Tesco warned over cost of £3.7bn Booker takeover
One of Tesco's biggest shareholders has warned the supermarket's £3.7bn bid for wholesaler Booker is too generous.
Schroders fund manager Nick Kirrage told the BBC's Today programme that Tesco was paying a "premium" and he had "major concerns" about the deal.
Tesco chief Dave Lewis has confirmed that the company is "completely committed" to the Booker deal.
It brings together the UK's largest supermarket and the biggest cash-and carry business.
Schroders, which owns a 4.5% stake in Tesco, has warned that Booker is an expensive option.
"Booker is a business that has been doing extremely well, its profits have been growing very quickly and profit margins have been expanding rapidly," Mr Kirrage said.
"Tesco have had to pay a premium and have made an assumption that profits are going to continue to grow in the future.
"History suggests that the vast bulk of acquisitions destroy value for the acquiring shareholders in instances where you buy a high multiple.
"Even fewer deals create value and so we objectively think, looking back at history, that this is a deal that is going to struggle to create value. We have major concerns about it," he said.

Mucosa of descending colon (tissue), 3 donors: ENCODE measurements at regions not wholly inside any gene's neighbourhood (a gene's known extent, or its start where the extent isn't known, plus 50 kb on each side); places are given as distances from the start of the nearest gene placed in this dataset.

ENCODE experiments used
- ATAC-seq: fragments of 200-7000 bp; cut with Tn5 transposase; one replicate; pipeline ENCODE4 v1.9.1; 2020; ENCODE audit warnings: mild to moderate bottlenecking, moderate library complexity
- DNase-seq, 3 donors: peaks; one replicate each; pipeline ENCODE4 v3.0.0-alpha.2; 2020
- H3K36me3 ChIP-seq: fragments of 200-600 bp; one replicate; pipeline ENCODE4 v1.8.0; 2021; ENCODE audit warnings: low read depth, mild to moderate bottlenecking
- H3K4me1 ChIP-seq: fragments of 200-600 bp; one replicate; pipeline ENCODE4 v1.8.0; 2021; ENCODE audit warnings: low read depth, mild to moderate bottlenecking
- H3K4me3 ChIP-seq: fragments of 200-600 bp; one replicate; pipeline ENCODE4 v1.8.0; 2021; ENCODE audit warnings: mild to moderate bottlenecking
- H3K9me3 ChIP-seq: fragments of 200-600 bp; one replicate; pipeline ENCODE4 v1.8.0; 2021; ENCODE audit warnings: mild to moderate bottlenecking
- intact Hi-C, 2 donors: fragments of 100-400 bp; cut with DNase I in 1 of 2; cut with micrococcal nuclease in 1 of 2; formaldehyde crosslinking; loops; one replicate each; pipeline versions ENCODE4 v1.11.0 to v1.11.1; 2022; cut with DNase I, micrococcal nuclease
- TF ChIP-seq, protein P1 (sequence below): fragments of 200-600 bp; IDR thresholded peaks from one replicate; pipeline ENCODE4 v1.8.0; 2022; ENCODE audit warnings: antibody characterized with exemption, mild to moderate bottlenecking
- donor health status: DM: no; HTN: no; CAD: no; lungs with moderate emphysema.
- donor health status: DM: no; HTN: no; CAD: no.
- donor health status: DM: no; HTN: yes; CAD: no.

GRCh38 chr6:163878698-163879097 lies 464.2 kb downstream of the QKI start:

Since becoming chief executive in 2014, Mr Lewis has worked on turning around the crisis-hit supermarket which reported a £6.4bn loss in 2015 - the worst in its history.
It comes as Tesco agrees to pay a fine of £129m to avoid prosecution for overstating its profits in 2014.
'Merits of the deal'
The supermarket said in a statement that it believed the deal would improve its recovery plans.
"We have been working on the transaction for over 12 months and believe the strategic and financial rationale is compelling," a spokesperson said.
The deal would drive growth for the two firms and help Tesco to source, distribute and sell food in the UK market, they said.
"Since announcing the transaction the majority of our top 10 shareholders have chosen to increase their shareholding in Tesco and we hope to convince all our shareholders of the merits of the transaction."
Another major Tesco shareholder, Artisan Partners, which also owns a 4.5% stake, has questioned the deal as well, according to reports.
Tesco surprised investors in January when it announced the £3.7bn takeover of Booker. As well as its wholesale business, Booker also owns the Premier, Budgens and Londis convenience-store brands.
The acquisition has already cost Tesco its senior independent director, Richard Cousins, who left because he disagreed with the takeover.
Mr Kirrage added: "We've had a constructive period of engagement with Tesco in private, but we've now come to a point where we are unable to go any further.
"Tesco have made it clear in private to us that they are compelled to do the deal and that they feel committed to it and therefore we feel that it's in the best interests of our clients to move into the public arena and try to raise some awareness and see if there are other shareholders who have concerns like ourselves."
Artisan Partners was unavailable for comment.